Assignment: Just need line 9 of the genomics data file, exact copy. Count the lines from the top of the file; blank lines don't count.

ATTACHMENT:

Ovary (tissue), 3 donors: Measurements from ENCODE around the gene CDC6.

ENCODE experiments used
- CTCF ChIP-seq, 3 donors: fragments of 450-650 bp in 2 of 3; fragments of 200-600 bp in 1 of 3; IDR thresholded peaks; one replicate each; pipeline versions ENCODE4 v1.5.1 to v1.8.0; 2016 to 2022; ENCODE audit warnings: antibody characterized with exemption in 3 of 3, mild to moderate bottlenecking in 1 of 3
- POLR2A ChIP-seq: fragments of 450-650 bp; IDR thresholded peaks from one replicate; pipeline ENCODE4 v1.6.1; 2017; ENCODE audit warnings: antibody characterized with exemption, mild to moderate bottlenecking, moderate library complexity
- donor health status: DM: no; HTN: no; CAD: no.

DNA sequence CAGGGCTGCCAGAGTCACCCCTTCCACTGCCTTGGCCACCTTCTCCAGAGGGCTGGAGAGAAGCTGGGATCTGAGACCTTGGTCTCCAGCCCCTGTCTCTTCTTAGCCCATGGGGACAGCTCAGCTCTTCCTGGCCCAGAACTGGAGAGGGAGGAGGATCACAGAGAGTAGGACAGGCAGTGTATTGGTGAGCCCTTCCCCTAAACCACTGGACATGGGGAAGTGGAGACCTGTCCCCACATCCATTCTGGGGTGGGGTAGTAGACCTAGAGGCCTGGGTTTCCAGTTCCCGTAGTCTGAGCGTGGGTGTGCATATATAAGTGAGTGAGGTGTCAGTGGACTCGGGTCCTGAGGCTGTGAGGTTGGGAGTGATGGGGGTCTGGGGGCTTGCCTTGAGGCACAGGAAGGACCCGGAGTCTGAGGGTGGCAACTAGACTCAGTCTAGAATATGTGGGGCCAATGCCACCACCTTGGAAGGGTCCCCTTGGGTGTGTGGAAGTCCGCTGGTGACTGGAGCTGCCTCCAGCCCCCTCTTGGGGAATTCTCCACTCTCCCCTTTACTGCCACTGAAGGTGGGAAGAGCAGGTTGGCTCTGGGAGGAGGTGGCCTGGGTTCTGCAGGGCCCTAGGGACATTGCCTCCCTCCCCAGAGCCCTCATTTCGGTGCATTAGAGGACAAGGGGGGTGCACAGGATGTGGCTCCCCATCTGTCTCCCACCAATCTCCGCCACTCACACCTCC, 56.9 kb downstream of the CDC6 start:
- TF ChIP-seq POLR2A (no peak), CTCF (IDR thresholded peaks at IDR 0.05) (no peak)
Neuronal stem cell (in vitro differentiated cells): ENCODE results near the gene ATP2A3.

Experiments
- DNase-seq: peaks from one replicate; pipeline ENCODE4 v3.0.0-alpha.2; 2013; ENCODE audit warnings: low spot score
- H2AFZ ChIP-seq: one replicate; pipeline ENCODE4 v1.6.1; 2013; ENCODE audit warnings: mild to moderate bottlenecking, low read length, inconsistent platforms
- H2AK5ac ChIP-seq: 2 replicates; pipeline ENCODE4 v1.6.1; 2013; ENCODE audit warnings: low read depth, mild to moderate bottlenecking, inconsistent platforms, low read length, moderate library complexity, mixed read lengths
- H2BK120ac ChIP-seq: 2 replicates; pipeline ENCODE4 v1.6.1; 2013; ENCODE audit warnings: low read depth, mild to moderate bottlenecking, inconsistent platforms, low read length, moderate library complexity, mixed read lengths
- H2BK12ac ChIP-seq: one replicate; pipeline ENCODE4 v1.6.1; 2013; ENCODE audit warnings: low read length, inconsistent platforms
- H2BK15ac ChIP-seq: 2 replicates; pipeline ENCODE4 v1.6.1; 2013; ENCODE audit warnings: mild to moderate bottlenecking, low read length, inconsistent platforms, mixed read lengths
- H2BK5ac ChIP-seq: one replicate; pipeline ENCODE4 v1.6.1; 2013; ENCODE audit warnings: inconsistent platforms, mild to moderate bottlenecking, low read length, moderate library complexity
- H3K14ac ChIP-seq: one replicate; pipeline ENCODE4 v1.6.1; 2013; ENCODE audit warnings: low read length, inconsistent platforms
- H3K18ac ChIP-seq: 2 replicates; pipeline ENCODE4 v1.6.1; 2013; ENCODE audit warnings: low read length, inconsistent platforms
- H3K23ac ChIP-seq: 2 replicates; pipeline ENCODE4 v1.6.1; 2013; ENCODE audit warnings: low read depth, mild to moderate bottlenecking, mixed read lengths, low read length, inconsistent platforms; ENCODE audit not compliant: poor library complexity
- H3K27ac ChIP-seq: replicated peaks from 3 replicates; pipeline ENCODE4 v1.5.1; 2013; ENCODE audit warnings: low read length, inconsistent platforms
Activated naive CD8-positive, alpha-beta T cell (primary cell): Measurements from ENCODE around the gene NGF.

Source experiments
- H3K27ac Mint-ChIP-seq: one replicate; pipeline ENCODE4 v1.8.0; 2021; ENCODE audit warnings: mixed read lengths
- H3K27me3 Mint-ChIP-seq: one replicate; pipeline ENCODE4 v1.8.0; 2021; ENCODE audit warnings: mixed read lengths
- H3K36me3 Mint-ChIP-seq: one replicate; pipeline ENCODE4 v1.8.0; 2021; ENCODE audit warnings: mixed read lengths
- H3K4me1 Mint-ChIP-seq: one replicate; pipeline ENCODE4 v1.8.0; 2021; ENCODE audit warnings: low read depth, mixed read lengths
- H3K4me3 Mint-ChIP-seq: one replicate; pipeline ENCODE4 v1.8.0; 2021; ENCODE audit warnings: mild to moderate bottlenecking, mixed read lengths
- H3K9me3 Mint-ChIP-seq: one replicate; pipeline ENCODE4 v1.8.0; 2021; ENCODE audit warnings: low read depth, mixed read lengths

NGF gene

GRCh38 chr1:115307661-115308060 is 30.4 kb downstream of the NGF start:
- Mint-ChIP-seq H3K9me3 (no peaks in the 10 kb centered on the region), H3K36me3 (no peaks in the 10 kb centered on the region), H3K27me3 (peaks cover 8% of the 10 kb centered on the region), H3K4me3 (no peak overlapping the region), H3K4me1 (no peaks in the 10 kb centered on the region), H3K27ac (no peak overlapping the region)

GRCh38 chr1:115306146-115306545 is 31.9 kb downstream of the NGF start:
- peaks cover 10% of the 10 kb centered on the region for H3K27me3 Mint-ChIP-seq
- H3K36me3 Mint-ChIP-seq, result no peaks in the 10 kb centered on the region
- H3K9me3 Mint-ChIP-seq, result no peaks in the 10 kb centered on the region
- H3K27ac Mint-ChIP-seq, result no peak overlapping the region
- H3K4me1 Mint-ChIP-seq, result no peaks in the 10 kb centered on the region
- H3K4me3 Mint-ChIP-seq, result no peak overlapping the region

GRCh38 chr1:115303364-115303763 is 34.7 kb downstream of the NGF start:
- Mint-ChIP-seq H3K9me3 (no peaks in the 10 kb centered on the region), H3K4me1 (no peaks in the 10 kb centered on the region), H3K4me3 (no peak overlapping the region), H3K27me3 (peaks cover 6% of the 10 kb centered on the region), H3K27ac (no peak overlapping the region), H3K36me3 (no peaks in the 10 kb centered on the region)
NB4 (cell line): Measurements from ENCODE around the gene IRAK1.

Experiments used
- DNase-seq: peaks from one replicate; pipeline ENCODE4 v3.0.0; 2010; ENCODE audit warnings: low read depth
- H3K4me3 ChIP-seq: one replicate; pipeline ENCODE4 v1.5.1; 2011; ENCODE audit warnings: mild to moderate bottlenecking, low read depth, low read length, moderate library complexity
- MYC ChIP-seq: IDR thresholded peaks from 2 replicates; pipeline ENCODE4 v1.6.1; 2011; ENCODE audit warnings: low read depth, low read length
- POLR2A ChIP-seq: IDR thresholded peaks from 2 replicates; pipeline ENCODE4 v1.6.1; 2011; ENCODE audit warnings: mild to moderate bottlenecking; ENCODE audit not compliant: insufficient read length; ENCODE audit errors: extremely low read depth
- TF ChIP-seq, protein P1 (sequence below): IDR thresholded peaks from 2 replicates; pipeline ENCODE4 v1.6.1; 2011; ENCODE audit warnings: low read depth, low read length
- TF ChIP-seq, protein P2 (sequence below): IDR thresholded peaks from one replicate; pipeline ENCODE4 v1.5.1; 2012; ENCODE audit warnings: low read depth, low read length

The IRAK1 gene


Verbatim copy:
Experiments